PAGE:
And while it seemed like a king’s ransom at the time, the picks amounted to a whole lot of not much:

    2009 first-round selection Robert Ayers managed only 12 sacks in five seasons.

    Tight end Richard Quinn finished his NFL career with one reception for nine yards.

    Cornerback Alphonso Smith played only one season with the Broncos after they traded a 2010 first round pick to acquire his services in the second round of the 2009 draft.

    Kyle Orton put up respectable numbers in his three years in Denver, but was ultimately replaced by Tim Tebow (which tells you all you really need to know.)

    Statistically speaking, Cutler did all you could want and more from a young quarterback in his time with the Broncos. While he should certainly bear some responsibility for the frosty relationship between he and Josh McDaniels, the ultimate root of the failure comes from the signing of head coach who was in way over his head.

    Chicago’s Best Quarterback
    Jay Cutler is the best quarterback in the history of the Chicago Bears.

    It may be a difficult sentence to comprehend but the truth is often uncomfortable and unsettling.

    Cutler possesses Bears franchise records for: Completions (2,020), Pass attempts (3,271), Passing Yards (23,443), Touchdowns (154) and the Passer Rating (85.2).

    He led the Bears to a division title in 2010 and a conference championship appearance against the Green Bay Packers that could’ve seen a considerably different result if not for Cutler spraining his MCL in the loss.

    Unfortunately, losing to their bitter rivals and narrowly avoiding a Super Bowl appearance would be the ‘high point’ for the Culter-led Bears, as they would register only one season of ten or more wins after that date.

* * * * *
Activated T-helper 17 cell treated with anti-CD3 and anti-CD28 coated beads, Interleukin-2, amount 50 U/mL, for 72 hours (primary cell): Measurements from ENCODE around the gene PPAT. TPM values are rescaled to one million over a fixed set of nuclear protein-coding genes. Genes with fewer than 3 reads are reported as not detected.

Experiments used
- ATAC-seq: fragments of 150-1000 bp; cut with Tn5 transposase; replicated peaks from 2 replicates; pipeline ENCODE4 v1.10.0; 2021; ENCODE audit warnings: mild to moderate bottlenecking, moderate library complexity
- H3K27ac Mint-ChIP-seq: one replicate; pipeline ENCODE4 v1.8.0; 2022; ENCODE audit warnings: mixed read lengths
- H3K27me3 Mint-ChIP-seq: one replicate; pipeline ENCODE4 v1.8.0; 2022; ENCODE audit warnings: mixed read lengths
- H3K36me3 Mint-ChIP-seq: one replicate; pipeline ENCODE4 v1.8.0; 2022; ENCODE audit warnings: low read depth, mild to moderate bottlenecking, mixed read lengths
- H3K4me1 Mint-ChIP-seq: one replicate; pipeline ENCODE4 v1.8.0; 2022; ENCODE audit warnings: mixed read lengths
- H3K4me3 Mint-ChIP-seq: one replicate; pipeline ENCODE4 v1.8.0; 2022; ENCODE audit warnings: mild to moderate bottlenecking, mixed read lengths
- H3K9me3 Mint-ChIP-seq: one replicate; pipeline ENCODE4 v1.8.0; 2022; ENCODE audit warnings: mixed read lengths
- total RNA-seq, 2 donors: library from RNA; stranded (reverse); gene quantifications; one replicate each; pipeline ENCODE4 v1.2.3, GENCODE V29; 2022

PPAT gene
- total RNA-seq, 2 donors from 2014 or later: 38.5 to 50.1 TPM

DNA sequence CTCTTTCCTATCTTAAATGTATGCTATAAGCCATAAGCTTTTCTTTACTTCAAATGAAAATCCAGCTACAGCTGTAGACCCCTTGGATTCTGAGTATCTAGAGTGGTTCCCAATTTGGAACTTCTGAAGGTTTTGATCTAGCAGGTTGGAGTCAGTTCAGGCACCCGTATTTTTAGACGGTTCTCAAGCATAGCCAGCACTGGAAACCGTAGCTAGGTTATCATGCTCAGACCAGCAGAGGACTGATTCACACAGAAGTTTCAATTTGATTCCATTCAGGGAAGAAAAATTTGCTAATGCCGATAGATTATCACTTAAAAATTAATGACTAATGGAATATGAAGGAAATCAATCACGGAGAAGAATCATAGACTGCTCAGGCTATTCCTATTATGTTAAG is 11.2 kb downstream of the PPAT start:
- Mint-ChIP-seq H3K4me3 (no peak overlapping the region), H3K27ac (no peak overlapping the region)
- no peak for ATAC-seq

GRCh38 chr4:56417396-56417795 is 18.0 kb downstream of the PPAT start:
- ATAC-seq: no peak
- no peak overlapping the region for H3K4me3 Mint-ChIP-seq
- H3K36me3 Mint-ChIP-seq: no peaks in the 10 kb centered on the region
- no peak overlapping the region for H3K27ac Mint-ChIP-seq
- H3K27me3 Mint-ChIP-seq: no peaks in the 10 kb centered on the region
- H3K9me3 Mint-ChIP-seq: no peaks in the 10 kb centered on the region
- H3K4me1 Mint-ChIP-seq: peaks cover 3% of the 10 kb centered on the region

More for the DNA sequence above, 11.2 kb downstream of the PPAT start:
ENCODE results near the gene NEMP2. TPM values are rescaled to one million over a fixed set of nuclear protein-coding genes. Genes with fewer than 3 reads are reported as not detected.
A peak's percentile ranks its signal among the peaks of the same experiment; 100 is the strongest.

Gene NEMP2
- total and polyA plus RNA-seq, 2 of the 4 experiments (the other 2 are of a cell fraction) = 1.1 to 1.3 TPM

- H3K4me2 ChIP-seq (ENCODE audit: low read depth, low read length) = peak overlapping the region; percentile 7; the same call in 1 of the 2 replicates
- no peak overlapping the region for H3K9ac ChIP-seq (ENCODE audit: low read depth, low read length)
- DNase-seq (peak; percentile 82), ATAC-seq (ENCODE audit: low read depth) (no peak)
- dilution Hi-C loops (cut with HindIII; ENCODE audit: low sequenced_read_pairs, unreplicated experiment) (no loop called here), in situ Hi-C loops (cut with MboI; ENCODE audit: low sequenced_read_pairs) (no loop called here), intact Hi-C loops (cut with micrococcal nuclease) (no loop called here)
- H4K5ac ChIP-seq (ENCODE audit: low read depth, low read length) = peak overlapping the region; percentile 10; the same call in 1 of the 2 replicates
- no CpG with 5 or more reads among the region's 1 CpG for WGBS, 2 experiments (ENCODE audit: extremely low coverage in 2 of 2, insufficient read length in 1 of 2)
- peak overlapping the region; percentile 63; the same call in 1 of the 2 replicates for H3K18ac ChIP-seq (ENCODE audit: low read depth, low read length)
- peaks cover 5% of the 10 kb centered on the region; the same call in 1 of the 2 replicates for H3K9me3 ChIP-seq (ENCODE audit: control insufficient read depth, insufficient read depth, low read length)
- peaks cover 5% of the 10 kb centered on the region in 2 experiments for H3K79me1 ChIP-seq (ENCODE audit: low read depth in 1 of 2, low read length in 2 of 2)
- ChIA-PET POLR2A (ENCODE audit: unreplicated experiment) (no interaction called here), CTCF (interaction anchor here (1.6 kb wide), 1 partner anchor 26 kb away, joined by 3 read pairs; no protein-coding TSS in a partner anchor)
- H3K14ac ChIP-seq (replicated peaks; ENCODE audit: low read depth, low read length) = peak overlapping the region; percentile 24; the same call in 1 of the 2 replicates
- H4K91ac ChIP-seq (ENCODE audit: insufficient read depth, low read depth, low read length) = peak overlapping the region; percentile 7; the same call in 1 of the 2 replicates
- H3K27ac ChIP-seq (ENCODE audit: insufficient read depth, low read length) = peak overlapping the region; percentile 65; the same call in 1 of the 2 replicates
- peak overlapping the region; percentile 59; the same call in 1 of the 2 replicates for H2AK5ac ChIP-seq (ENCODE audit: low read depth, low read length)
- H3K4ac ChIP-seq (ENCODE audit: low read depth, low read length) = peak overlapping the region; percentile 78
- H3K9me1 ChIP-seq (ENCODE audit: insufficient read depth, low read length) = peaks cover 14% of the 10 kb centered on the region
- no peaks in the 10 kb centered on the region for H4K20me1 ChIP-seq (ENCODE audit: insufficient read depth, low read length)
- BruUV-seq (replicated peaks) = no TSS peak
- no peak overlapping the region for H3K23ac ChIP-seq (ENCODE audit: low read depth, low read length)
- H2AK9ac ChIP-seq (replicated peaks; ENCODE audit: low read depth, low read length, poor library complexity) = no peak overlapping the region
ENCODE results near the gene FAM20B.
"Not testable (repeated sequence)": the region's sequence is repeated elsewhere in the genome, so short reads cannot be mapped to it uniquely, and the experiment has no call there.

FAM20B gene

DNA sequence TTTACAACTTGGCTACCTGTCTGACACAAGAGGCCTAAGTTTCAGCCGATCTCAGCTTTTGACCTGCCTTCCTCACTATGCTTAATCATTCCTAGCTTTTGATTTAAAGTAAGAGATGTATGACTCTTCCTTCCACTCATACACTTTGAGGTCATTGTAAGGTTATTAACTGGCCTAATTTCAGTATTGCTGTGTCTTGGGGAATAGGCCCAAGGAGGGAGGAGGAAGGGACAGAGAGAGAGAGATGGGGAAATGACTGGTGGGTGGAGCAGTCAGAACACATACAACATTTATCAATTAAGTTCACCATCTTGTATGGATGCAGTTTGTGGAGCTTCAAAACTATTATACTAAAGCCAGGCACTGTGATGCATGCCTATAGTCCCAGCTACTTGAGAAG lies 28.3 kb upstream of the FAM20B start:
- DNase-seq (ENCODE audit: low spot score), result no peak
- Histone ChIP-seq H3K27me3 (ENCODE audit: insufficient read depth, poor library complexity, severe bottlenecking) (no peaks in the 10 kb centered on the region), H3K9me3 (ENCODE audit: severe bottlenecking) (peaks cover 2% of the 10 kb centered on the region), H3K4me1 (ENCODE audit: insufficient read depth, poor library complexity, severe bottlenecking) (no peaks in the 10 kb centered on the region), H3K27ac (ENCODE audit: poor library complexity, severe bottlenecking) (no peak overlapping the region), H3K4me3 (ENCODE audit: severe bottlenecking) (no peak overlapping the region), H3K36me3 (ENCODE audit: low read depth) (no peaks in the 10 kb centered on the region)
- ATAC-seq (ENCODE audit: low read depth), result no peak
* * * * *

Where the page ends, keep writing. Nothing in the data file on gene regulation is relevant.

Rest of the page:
In defence of Cutler, since he arrived, few organisations have done a worse job of scouting talent on either side of the ball than the Bears.

    Of their first round selections since 2011, only Kyle Long has proven to be an upper echelon player at his position, but their inability to establish a half-way competent offensive line means even he hasn’t reached his full potential, and has instead been used to plug whatever the biggest need is on the offensive line depending on the season.

    Cutler worked wonders with Brandon Marshall when they were reacquainted in the Windy City, but received very little help anywhere else.

    The Bears traded away would-be pro-bowl tight end Greg Olsen, banked on an exciting yet injury prone Alshon Jeffery and ditto for 2015 first round pick Kevin White.

    It’s a sad state of affairs when your quarterback’s best weapon in his eight seasons was receiving running back Matt Forte. No disrespect to Forte, but there’s only a certain ceiling a quarterback can reach when his best offensive outlet is restricted to screen passes, dump offs and motion routes with the running back.

    But what may have been the biggest contributor to Cutler’s downfall were those paying their hard-earned money to witness eight underwhelming seasons at Soldier Field.

    By this stage, Bears fans are jaded and somewhat delusional. They occupy the biggest market for a single team in the league and possess arguably the most iconic NFL team of all time, the 85′ Superbowl-winning Bears.